BIVBlog #34: Playing Around with SunRay 1 Thin Clients

During an IPv6 training I held last year I was given two Sun Microsystems SunRay 1 thin clients. I give them a closer look, explain why they caused so much excitement when they hit the market, and tell about the problems I ran into trying while trying to get the server side to work.

Table of Contents

00:00:30 How I got hold of the SunRays—and heaps of thanks to the folks at Spirit/21.
00:01:30 History of the SunRay “Ultra Thin Clients”.
00:02:30 A look at the hardware.
00:09:40 SunRays, security, microsegmentation, and IPv6.
00:12:35 Starting up the SunRay clients.
00:16:50 Using smart cards in the SunRays.
00:18:30 The magic smart card feature.
00:20:10 Why didn’t they get more popular? Part I.
00:21:05 SunRay server woes.
00:30:00 Why didn’t they get more popular? Part II.

UPDATE: What I don’t mention in the video: You don’t want to use the latest version of the server software, because it no longer includes the firmware for the clients (which is available as a separate package for customers with a service contract only); instead, use the oldest one you find on the server.

Follow-up video on the strengths and weaknesses, and the eventual obsolescence, of thin clients in general in BIVBlog #35 (


Long term IPv6 evangelist/book author/trainer/consultant and generic Unix guy (*BSD, Linux, Solaris, and about a dozen more).


  1. Arturo de la Riestra

    Hey Benedikt, i am part of a three-teenagers group of work studing at the Instituto Industrial Luis A. Huergo in Argentina. We stumbled upon your video while looking for information on how to run a server in order to use our Sunray 1. We have actually found 4 laying around between some boxes but we got only one of them working. Unfortunatly, we discovered this task to be far too complicated for our actual level of knowleadge, so we could use some help of yours on how to start and what O.S. to run the server on. Thank you very much in advance!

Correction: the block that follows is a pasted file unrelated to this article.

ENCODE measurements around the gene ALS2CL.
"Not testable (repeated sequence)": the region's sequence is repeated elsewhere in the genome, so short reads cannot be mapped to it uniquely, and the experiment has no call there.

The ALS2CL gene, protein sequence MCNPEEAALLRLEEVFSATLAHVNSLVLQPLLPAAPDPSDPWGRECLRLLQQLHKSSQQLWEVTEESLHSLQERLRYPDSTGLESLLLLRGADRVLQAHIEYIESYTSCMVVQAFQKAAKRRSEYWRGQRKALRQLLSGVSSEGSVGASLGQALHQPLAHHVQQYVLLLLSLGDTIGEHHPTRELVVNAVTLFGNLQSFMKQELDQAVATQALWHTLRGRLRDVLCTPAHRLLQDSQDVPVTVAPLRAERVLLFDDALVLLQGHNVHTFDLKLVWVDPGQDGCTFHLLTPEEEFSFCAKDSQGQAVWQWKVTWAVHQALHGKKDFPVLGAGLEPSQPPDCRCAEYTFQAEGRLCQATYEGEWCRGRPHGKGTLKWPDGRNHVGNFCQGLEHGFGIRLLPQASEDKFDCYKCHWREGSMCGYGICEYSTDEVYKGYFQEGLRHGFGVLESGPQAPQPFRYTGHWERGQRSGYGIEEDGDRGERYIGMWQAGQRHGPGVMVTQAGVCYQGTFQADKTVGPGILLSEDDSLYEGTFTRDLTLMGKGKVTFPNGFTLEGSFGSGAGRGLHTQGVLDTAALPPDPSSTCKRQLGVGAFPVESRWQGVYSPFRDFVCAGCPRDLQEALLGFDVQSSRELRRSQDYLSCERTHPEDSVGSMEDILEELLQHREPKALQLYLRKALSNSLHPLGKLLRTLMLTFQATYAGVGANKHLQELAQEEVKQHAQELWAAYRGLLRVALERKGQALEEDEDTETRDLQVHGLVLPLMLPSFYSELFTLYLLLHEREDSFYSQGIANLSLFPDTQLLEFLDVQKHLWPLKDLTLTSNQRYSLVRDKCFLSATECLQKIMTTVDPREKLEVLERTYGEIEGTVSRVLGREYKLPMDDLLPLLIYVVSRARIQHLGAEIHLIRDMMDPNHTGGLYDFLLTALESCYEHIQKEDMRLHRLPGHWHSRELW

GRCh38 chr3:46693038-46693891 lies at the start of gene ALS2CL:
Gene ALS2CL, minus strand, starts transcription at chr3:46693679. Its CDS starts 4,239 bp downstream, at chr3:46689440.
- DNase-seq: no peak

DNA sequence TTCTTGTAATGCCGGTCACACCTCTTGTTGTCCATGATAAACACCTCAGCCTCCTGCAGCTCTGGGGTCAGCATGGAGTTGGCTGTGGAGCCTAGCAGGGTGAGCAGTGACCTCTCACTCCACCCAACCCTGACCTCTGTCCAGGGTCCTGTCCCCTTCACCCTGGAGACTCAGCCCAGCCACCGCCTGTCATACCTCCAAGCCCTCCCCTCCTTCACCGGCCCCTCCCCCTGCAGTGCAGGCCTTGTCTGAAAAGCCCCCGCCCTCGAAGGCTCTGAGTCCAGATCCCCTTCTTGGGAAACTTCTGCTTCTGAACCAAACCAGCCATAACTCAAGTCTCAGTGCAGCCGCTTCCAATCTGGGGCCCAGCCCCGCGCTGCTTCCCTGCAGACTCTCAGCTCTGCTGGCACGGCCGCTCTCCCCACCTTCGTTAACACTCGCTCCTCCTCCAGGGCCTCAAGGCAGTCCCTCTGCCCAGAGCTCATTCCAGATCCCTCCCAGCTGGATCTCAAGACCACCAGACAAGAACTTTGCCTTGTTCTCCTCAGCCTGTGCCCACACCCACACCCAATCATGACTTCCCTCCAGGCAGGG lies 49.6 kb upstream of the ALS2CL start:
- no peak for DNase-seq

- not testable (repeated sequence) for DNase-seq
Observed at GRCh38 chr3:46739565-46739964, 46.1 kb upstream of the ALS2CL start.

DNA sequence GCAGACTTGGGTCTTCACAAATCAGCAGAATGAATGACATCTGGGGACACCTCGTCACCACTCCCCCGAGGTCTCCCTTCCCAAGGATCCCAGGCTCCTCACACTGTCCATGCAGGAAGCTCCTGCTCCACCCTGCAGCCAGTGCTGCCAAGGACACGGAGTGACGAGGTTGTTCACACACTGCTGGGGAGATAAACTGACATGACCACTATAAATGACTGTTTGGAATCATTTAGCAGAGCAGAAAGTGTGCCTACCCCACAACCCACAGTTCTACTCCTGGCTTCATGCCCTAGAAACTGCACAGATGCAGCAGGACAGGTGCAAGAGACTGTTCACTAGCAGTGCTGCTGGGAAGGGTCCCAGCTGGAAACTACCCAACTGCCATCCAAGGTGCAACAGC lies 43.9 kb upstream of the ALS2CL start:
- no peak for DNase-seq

• Benedikt Stockebrand

      Hi Arturo,

      it’s been a while that I set up that server, so I don’t even remember all the little pitfalls I’ve run into. But if I remember correctly, the easiest way to do this is to grab a copy of Solaris 10 (which used to be freely available for a time) and the documentation to set up the server from somewhere on Oracle’s web server. It’s still rather tricky, and I’ve run into a number of problems that made me shelf the project for weeks several times, so don’t worry if you don’t get it done. And as I said in both episode #34 and #35, these devices mostly of interest for historic reasons, and setting up a server for them was really just for the fun of it.

      If it’s for the learning experience and/or getting a cheap desktop system up and running I guess you’re way better off with a Raspberry Pi.



Leave a Reply

Your email address will not be published.